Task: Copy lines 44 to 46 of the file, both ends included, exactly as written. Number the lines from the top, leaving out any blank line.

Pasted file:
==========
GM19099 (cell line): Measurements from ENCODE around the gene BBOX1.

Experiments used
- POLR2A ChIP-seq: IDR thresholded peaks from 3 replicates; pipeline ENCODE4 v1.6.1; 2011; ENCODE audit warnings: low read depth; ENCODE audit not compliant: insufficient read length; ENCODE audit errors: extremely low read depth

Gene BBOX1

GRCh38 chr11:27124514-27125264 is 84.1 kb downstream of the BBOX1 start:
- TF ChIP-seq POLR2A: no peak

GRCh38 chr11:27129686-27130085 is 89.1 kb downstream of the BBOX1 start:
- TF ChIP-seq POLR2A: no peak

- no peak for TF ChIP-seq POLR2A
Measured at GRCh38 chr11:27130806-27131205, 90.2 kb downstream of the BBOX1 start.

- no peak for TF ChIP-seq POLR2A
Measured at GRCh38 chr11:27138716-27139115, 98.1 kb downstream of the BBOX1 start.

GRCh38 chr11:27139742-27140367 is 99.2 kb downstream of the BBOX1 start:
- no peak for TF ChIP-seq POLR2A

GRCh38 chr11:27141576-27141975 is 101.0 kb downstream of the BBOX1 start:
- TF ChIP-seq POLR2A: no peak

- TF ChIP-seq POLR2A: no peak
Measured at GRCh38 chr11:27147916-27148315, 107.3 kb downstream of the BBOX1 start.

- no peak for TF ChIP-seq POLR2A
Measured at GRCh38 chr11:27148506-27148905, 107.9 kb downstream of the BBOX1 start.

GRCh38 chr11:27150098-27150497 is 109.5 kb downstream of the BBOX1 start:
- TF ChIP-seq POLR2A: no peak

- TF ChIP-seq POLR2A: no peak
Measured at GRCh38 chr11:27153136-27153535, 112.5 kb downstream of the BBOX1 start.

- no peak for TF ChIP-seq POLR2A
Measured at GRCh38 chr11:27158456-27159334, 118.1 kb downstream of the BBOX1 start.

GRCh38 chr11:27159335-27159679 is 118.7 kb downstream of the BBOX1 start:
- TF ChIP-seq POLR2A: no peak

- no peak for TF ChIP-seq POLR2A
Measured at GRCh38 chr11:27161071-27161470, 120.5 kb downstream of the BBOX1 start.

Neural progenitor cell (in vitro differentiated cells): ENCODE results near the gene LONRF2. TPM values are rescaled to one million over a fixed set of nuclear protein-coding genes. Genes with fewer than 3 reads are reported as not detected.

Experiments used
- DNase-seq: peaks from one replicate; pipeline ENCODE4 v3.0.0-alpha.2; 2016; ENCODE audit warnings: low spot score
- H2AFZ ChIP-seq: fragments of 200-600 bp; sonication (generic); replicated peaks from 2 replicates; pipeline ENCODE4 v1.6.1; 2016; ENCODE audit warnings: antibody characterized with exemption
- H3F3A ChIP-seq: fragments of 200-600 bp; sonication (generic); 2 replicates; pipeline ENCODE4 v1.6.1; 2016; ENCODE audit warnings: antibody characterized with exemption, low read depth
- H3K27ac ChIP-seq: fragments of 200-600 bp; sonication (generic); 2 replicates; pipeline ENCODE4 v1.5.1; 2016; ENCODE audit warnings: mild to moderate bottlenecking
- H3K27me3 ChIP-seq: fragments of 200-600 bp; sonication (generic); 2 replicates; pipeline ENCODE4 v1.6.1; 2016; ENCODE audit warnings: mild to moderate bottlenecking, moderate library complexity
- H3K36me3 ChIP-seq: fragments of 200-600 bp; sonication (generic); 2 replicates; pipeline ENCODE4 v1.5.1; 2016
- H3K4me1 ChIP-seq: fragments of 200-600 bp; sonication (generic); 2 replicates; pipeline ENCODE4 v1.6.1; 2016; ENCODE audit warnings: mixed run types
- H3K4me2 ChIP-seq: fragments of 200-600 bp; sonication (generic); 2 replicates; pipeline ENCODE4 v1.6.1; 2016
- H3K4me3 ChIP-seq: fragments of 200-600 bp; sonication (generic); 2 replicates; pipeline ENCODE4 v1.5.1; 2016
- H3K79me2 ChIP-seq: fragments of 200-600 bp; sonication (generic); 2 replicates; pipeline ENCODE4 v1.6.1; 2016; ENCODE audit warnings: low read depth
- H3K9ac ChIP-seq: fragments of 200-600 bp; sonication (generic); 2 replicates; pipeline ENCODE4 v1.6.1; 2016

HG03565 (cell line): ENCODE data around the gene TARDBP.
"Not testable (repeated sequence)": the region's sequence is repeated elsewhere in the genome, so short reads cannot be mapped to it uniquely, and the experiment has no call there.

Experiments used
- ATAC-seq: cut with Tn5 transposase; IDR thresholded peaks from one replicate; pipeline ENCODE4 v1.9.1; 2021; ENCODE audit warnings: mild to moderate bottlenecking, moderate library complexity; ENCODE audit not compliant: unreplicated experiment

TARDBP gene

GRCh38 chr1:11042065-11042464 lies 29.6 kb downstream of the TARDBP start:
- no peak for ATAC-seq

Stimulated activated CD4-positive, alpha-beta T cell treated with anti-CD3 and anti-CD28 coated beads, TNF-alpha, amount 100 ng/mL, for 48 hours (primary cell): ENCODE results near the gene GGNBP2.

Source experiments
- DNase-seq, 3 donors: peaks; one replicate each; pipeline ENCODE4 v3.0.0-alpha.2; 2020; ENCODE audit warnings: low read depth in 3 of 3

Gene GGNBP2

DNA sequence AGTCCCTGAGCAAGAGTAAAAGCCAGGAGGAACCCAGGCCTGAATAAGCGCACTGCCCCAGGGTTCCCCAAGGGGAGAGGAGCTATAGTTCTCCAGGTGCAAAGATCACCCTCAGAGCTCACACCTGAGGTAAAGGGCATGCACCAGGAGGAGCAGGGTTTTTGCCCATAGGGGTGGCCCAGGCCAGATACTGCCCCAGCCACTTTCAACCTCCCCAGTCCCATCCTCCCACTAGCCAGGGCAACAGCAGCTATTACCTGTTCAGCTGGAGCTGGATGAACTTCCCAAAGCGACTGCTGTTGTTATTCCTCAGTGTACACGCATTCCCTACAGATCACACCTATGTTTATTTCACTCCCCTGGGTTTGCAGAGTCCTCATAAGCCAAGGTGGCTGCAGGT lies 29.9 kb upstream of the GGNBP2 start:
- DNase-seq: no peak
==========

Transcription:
HG03565 (cell line): ENCODE data around the gene TARDBP.
"Not testable (repeated sequence)": the region's sequence is repeated elsewhere in the genome, so short reads cannot be mapped to it uniquely, and the experiment has no call there.

Experiments used